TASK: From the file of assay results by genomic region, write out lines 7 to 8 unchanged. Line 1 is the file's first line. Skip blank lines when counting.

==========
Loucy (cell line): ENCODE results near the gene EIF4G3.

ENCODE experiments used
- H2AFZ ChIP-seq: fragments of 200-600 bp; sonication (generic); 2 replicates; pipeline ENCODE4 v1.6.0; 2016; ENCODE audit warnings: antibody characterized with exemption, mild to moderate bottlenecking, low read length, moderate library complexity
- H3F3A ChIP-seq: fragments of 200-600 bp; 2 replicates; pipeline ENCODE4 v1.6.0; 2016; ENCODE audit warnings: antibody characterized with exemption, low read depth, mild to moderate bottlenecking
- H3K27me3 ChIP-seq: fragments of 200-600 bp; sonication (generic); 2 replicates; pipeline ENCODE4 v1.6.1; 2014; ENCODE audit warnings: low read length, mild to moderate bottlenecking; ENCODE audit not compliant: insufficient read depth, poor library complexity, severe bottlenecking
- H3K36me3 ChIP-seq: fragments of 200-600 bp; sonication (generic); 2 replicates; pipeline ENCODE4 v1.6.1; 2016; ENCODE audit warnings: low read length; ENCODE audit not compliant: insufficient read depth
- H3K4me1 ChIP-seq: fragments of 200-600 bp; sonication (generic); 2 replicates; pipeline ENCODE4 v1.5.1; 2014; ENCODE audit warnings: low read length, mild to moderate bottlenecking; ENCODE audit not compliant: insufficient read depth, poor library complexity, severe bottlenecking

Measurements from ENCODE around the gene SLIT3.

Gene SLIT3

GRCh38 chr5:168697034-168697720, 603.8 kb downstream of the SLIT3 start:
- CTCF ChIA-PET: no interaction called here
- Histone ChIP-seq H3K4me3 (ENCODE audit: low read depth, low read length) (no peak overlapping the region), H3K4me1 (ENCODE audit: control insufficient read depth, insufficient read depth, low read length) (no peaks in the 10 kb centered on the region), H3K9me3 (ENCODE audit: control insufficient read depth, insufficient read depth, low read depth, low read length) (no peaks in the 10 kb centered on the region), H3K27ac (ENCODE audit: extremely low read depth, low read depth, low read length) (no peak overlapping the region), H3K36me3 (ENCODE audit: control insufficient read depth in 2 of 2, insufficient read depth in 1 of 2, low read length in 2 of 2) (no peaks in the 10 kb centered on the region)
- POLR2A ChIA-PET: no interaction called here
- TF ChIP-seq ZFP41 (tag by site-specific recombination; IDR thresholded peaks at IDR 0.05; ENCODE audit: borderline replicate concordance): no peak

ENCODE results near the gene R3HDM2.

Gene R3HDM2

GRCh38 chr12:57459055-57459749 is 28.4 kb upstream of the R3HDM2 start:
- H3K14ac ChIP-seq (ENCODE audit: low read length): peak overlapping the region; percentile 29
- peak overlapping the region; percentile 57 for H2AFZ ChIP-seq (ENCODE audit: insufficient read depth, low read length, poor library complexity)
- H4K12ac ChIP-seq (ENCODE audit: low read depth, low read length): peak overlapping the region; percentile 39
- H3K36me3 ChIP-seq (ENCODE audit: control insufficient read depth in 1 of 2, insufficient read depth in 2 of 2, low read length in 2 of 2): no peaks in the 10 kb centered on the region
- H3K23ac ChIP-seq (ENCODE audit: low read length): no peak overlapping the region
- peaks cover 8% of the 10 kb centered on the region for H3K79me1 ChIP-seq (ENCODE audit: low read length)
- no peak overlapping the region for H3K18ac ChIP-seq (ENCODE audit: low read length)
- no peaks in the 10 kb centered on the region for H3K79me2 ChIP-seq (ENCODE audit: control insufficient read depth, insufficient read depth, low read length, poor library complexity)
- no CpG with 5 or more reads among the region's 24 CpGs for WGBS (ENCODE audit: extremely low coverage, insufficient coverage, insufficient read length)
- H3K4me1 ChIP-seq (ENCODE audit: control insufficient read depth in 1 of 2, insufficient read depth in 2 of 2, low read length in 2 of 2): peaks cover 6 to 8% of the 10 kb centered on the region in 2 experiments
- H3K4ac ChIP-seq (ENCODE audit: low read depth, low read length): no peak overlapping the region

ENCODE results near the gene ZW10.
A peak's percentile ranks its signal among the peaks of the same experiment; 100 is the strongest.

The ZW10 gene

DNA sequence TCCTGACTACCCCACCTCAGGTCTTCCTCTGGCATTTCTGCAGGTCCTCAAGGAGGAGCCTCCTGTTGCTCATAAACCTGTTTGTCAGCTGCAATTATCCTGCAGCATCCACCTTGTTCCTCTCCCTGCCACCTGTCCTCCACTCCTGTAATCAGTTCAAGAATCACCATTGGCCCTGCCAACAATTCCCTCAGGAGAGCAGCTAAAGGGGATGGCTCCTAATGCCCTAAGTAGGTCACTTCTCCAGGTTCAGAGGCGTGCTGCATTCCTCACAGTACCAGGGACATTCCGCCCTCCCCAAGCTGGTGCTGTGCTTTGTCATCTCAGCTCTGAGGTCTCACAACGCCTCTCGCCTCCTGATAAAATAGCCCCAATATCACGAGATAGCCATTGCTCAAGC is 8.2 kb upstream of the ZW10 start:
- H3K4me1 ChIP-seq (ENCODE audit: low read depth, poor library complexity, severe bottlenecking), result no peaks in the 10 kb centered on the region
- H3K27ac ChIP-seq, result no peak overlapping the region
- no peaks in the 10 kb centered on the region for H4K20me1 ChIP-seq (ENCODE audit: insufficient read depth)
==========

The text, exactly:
- H3K4me1 ChIP-seq: fragments of 200-600 bp; sonication (generic); 2 replicates; pipeline ENCODE4 v1.5.1; 2014; ENCODE audit warnings: low read length, mild to moderate bottlenecking; ENCODE audit not compliant: insufficient read depth, poor library complexity, severe bottlenecking

Measurements from ENCODE around the gene SLIT3.